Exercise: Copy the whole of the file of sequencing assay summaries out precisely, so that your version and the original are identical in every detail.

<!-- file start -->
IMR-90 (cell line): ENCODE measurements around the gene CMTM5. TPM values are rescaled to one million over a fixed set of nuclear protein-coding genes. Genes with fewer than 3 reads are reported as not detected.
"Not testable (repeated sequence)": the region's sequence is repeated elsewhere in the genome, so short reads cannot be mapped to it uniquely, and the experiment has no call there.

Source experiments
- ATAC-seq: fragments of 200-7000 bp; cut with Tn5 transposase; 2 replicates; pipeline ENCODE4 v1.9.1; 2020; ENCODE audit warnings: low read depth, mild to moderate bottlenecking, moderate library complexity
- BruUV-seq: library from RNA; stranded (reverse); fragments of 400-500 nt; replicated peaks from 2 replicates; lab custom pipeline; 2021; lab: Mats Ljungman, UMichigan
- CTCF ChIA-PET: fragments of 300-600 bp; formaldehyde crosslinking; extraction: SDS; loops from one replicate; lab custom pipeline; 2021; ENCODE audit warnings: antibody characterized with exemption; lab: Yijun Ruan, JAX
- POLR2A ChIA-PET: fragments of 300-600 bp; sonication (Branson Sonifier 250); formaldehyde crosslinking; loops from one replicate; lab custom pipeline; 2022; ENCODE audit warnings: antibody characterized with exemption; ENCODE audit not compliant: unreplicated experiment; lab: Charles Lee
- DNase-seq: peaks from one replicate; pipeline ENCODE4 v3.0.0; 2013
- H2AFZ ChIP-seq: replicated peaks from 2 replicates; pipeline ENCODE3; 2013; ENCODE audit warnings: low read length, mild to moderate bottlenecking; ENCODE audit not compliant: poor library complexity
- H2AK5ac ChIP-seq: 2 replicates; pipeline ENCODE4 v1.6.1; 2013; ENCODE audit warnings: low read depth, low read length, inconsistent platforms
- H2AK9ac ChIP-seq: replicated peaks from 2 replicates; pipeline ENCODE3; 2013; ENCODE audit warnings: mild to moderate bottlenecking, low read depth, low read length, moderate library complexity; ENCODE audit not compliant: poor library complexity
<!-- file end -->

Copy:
IMR-90 (cell line): ENCODE measurements around the gene CMTM5. TPM values are rescaled to one million over a fixed set of nuclear protein-coding genes. Genes with fewer than 3 reads are reported as not detected.
"Not testable (repeated sequence)": the region's sequence is repeated elsewhere in the genome, so short reads cannot be mapped to it uniquely, and the experiment has no call there.

Source experiments
- ATAC-seq: fragments of 200-7000 bp; cut with Tn5 transposase; 2 replicates; pipeline ENCODE4 v1.9.1; 2020; ENCODE audit warnings: low read depth, mild to moderate bottlenecking, moderate library complexity
- BruUV-seq: library from RNA; stranded (reverse); fragments of 400-500 nt; replicated peaks from 2 replicates; lab custom pipeline; 2021; lab: Mats Ljungman, UMichigan
- CTCF ChIA-PET: fragments of 300-600 bp; formaldehyde crosslinking; extraction: SDS; loops from one replicate; lab custom pipeline; 2021; ENCODE audit warnings: antibody characterized with exemption; lab: Yijun Ruan, JAX
- POLR2A ChIA-PET: fragments of 300-600 bp; sonication (Branson Sonifier 250); formaldehyde crosslinking; loops from one replicate; lab custom pipeline; 2022; ENCODE audit warnings: antibody characterized with exemption; ENCODE audit not compliant: unreplicated experiment; lab: Charles Lee
- DNase-seq: peaks from one replicate; pipeline ENCODE4 v3.0.0; 2013
- H2AFZ ChIP-seq: replicated peaks from 2 replicates; pipeline ENCODE3; 2013; ENCODE audit warnings: low read length, mild to moderate bottlenecking; ENCODE audit not compliant: poor library complexity
- H2AK5ac ChIP-seq: 2 replicates; pipeline ENCODE4 v1.6.1; 2013; ENCODE audit warnings: low read depth, low read length, inconsistent platforms
- H2AK9ac ChIP-seq: replicated peaks from 2 replicates; pipeline ENCODE3; 2013; ENCODE audit warnings: mild to moderate bottlenecking, low read depth, low read length, moderate library complexity; ENCODE audit not compliant: poor library complexity